Comments on her blog started flooding in from both sides. The next #TNI conversation, held only a few days later, was rife with resentment and comments from people who ignored the topic at hand (Australia, I believe) and instead, drew lines in the proverbial sands of this battle.  In a show of fairness by both sides, Pam Mandel published a response from ZipSetGo publicly on her blog. She responded to them, they responded back and the readers continued to chime in.

From blog to twitter and back again, everyone seemed to have an opinion.  All the big names in the online travel community weighed in on one side or the other.  There was so much fallout that ZipSetGo eventually sent out a statement saying they had pulled the book from publication and all profits made would be donated to charity. Although the pulling of the book appears to have effectively ended this argument (or not), nothing was actually resolved and the underlying questions have yet to be answered.  The crux of the issue was this: Did ZipSetGo have the legal right to take words that someone typed in a Twitter conversation, put it into physical print form and profit from it? If reviews by Amazon customers are the property of Amazon itself, does ZipSetGo hold rights to any tweets sent out using the #TNI tag?  Or does that mean that Twitter does, but Twitter users do not?

In order to give you a more definitive answer than a half-shrug and a weak “eh….maybe?”, I asked business lawyer Elizabeth Lewis, who works mostly with online companies, for her professional insight.  Lewis quickly summarized the two legal opposing arguments for me: 1) to enter into a contract, both parties must know they’re entering into the contract,  and 2) in most cases, short phrases and slogans can’t be copyrighted.  Let’s examine these two aspects as related to this case study.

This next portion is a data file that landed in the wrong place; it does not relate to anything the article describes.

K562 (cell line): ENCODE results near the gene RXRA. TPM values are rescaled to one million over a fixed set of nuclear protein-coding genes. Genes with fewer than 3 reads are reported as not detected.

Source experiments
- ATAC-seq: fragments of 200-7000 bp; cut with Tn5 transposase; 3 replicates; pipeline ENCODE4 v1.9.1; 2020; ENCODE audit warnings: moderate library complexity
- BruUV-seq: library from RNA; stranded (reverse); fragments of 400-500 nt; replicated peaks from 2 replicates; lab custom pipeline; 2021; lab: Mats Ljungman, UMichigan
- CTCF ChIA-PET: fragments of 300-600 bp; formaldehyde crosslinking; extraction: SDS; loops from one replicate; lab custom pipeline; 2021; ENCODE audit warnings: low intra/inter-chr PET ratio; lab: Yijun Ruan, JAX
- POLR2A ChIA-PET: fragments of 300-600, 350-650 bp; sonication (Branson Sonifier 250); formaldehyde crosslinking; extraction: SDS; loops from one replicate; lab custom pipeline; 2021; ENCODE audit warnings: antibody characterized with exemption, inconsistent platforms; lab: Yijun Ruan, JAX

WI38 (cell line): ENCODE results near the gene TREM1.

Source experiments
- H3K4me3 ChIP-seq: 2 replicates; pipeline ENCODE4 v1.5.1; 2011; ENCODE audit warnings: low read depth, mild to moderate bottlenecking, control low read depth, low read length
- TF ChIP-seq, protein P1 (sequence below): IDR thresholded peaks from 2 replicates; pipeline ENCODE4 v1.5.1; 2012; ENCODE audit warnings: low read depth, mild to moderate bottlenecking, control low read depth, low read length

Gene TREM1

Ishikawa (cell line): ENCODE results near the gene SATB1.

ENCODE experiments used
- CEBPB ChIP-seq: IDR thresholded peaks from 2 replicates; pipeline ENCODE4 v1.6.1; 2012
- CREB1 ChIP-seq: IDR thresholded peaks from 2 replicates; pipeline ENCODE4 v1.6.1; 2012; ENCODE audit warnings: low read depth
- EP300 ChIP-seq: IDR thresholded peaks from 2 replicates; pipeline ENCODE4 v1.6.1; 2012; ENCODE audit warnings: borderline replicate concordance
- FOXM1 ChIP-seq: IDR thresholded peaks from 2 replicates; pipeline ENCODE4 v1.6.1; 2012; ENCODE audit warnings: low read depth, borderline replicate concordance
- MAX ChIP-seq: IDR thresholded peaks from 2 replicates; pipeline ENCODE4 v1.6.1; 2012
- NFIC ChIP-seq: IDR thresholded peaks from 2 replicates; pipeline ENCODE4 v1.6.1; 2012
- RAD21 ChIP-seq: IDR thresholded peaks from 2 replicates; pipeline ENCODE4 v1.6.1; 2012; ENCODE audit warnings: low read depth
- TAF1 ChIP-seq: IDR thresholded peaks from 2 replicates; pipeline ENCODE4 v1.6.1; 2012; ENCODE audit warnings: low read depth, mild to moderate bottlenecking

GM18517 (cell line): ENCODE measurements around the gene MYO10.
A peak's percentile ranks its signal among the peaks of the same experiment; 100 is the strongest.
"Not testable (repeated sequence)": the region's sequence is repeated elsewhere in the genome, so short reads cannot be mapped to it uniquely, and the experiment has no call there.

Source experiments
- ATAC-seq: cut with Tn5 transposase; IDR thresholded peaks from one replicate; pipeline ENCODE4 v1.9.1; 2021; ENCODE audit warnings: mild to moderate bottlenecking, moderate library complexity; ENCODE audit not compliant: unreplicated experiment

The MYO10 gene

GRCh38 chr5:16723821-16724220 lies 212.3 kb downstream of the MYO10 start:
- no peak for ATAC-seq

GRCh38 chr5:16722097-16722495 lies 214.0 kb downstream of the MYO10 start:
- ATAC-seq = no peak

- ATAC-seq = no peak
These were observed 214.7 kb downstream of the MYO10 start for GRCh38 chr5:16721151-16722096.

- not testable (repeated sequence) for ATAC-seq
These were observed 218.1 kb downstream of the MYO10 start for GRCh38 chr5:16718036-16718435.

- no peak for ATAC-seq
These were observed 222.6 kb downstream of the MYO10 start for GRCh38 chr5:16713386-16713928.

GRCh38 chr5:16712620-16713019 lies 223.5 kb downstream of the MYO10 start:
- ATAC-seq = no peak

You cannot be bound to a contract if you weren’t even aware you were in one. The founders do all have http://www.zipsetgo.com in their twitter profiles and if you click on that link you could maneuver through their site to the paragraph (which has since been deleted) that supposedly released them to use #TNI tweets.  However, you can use the #TNI hashtag without ever having visited their site.  If you’ve ever participated in #TNI, you know that it can be hard enough just to follow the conversation, much less narrow in on the hosts and click through links in their profiles.  Unless ZipSetGo could prove that the tweeps participating in #TNI had read and agreed to the paragraph on their homepage, there is no ground for consent. Essentially, the use of the #TNI hashtag really makes no difference as to whether ZipSetGo could publish someone else’s tweets.

In most cases, short phrases and slogans can’t be copyrighted. Everyone knows that Twitter limits each tweet to 140 characters; it’s a defining (and challenging!) characteristic.  What we don’t know is whether 140 character is considered a short phrase or slogan as in most cases 140 characters do not have the creativity to qualify for a copyright.  Lewis explained that there is no qualification for what constitutes a “short phrase” since a case centered on a tweet has never gone through court.  140 character is approximately a few sentences long (although that can quickly be eaten up by retweeting, directing them at certain people, or by using hashtags to associate it within a certain context).  Tweeps have come up with all kinds of shortcuts and acronyms to help them fit complete thoughts into the limited amount of space they’re given but there is no legal understanding for whether a tweet falls under copyright non-protection.

So where does that leave us now?  Essentially, with a more assured shrug and a less hesitant “maybe.”  Lewis explained to me that the courts are way behind in social media law and until someone takes a situation like this into the courtroom and a judge makes a ruling, there is no legal precedent. However, she went on to explain that copyright looks at the whole of something being taken.  If ZipSetGo’s book had published the last thousand tweets from a specific (and uncompensated) twitter account, she would take the case.  However, if a single tweet was taken from the potential client’s history and published, she would have to look at the case more closely before deciding whether to take the case or not.